By Miriam Raftery
Calls to poison control centers due to electronic cigarettes have risen sharply, the Centers for Disease Control reports. First marketed in the U.S. in 2007, e-cigarettes now account for nearly 42% of all cigarette-related calls to poison control centers.
E-cigarettes are battery-powered devices that deliver nicotine and flavorings via an inhaled aerosol, a practice also known as “vaping.” Thus far, these are not regulated by the Food & Drug Administration and in many states, there are no restrictions on sales of e-cigarettes to minors—though they can cause acute nicotine toxicity.
The CDC study tracked calls from September 2010, when poison control centers added new codes for e-cigarette calls, through February 2014.
E-cigarette calls soared from just one in September 2010 to 215 in February 2014. In addition, more of the e-cigarette poisoning calls were coming from health care facilities. Alarminingly, over half of e-cigarette poisonings or exposures reported were in children 5 years old or younger, and 42% of cases were among young people under age 20.
The poisonings including inhalations, eye exposures, skin exposures, and ingestions. The impacts were also more severe from e-cigarettes than cigarettes – with nearly 58% of the callers reporting adverse health effects after exposure, compared to 36% for regular cigarette exposures.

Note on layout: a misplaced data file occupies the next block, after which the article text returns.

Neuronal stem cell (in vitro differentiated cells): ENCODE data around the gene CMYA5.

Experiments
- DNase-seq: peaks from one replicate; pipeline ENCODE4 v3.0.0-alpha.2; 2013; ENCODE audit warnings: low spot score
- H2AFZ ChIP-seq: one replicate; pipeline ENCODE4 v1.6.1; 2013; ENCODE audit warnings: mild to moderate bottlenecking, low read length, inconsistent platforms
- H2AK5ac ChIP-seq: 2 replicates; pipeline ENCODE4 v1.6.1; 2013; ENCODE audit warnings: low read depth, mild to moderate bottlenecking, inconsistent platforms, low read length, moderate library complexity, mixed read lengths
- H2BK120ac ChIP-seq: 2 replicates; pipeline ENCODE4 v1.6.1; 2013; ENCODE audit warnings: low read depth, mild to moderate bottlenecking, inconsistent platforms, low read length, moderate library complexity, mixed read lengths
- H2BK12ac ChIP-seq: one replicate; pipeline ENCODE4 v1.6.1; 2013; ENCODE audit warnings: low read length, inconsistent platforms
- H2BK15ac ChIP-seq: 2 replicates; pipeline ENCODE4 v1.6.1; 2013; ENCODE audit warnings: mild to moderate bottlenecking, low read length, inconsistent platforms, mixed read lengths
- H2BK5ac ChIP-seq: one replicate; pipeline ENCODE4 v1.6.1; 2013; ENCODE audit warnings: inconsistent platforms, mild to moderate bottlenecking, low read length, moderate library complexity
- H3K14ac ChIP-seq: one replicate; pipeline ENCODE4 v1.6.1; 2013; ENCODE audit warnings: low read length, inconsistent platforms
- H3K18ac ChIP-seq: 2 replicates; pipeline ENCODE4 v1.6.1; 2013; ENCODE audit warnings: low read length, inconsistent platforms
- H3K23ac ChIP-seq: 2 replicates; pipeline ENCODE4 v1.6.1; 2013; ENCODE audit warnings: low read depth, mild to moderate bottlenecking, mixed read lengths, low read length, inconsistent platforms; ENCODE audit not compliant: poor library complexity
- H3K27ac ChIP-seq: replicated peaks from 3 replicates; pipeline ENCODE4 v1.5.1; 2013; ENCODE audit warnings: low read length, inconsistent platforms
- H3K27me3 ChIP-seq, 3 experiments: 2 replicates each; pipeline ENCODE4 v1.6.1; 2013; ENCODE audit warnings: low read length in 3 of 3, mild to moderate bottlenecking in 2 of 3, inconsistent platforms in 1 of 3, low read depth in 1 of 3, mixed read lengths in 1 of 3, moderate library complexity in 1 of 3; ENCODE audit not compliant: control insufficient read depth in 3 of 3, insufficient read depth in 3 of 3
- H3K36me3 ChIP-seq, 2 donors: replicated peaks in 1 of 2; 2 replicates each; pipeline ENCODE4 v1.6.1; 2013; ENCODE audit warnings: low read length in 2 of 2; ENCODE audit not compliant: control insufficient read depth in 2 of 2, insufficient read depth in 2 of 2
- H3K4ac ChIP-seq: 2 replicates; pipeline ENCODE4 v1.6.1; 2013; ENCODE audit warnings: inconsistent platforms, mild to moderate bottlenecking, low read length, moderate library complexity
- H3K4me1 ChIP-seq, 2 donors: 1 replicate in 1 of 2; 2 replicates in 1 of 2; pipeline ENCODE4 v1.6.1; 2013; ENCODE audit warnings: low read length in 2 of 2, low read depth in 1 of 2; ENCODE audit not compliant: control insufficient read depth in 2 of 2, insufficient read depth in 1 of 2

The most common adverse health effects from e-cigarette exposure were vomiting, nausea and eye irritation. One death was reported – a suicide from an individual who injected nicotine liquid intravaneously.
The CDC indicates this analysis might have underestimated the total number of e-cigarette exposures, since some poison control operators may not have known about the new codes initially. Also calls may be increasing as awareness of e-cigarette hazards among the public and medical professional increases.
As little as a teaspoon of liquid nicotine could make a child violently ill. Even spilling liquid nicotine on a child’s skin could result in nicotine toxicity, Richard Clark, medical director at the California Poison Control Centers in San Diego has warned. Yet liquid nicotine is not sold with child-proof caps.
The CDC wants the public to know that e-cigarettes can cause acute adverse health effects and represent an emerging public health concern.